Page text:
Posted on: 08/08/2019
GDPR: INTERNATIONAL IMPACT
The reality today is that different jurisdictions around the globe are at different stages of data protection regulation. We have already talked about GDPR in Europe but the GDPR also applies to the processing of personal data of data subjects in the EU by a controller or processor not established in the EU, where the activities relate to:
Non-EU businesses processing the data of EU citizens also must appoint a representative in the EU.[i]
When you start to look beyond the EU and the impact that GDPR has had in the Americas and Asia, has the impact been any different?
The ASEAN Framework on personal data protection in South Asia, the extended scope of China’s new privacy regulation, and the California Consumer Privacy Act (CCPA) in the US are all great examples of the influence GDPR is having around the world and the added complexity global organizations need to contend with where different regions start to implement new global laws and rights for their people.
GDPR IN AMERICAS
“With regulations already in place across Europe, and several U.S. states taking the matter into their own hands, with potentially 50 states enacting individual data privacy laws, one can imagine the burden organizations will endure to comply with them,” said Michael Magrath, director of global regulations and standards at OneSpan. “Overarching federal legislation will help address these concerns and make life easier and more secure for consumers and organizations alike.”[ii]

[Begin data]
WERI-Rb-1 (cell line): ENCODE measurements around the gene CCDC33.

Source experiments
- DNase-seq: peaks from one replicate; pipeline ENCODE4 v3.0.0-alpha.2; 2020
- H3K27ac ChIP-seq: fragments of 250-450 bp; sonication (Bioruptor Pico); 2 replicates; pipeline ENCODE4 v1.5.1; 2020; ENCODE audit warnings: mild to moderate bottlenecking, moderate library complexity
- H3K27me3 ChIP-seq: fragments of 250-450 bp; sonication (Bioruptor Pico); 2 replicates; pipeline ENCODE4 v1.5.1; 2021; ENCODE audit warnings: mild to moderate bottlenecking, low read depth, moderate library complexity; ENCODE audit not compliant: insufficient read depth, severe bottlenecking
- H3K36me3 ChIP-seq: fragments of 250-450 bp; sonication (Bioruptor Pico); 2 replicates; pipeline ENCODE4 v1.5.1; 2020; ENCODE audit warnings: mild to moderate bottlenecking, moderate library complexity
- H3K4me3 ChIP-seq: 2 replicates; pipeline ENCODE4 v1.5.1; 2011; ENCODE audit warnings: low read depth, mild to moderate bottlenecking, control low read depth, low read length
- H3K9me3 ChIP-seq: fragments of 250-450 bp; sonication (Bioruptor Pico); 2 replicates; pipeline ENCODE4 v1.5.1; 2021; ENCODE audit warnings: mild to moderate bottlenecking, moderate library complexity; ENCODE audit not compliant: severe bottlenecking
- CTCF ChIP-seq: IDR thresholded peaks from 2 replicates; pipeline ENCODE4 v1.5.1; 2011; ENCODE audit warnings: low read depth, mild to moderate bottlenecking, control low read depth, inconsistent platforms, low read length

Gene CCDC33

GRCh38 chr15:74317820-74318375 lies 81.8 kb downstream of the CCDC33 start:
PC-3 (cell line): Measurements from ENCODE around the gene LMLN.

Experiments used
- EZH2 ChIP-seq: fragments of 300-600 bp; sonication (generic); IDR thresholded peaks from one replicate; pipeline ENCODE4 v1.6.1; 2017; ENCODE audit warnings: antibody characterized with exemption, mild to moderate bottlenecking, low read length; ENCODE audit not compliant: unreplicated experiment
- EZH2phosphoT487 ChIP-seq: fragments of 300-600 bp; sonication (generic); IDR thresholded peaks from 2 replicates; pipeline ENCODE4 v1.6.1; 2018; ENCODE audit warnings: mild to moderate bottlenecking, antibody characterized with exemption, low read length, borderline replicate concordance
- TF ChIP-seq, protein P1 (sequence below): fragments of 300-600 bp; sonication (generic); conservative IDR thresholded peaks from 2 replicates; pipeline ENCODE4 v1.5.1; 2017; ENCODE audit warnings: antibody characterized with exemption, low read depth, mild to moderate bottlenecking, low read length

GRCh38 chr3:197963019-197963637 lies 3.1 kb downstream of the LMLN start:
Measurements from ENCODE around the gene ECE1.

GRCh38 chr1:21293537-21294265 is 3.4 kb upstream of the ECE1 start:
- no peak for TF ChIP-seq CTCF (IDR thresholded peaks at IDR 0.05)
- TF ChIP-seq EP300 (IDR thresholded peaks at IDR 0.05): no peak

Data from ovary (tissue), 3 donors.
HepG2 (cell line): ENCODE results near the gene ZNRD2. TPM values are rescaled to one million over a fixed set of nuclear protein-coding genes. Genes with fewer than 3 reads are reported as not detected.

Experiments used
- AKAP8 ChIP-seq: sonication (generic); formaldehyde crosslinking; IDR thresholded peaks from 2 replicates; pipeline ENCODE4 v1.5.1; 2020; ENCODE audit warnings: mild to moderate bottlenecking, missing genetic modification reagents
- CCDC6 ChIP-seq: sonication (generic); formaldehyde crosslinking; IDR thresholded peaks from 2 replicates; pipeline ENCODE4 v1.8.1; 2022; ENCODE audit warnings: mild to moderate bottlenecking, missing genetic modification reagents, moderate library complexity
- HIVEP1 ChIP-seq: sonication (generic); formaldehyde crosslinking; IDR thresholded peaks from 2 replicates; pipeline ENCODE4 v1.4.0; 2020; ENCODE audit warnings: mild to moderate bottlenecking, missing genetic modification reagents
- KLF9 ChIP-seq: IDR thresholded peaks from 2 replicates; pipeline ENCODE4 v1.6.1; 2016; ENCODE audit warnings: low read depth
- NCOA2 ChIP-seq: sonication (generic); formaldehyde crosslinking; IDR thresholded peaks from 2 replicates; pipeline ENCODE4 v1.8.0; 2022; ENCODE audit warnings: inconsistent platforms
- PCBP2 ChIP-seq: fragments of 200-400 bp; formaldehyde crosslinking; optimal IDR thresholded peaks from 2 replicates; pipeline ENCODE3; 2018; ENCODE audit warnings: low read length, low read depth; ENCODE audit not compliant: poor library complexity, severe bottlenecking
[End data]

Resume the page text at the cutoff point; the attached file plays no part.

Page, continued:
In America, California is currently the most significant state for data privacy - mainly because it’s where numerous technology companies that will be widely affected by new regulations are based. News in this area is however constantly moving and changing, and several U.S. states have CCPA-inspired legislation of their own. Illinois, Maine, Maryland, Massachusetts, New Jersey, New York, Oregon, Texas, and Washington have all amended their breach notification laws to either expand their definitions of personal information, or to include new reporting requirements and many more look likely to follow.
The California law was passed on 28th June 2018 and goes into effect on January 1, 2020. It appears to have some similarities to GDPR along with some fundamental differences as well. Realistically however, companies needed to have had control of the data utilized by their businesses by the start of 2019, since GDPR is already in place and the CCPA gives applicable consumers the right to request all the data a company has collected on them over the previous twelve months.[iii]
So, what are the core differences between GDPR and CCPA?
Territorial & material scope
The CCPA scope is somewhat more specific than GDPR and only applies to those organisations who ‘do business in the State of California’ regardless of where they are physically located. It is further limited to businesses that process the personal data of Californian residents (which is broadly defined by the personal income tax code of the state) and applies only to businesses that are ‘for profit’ and: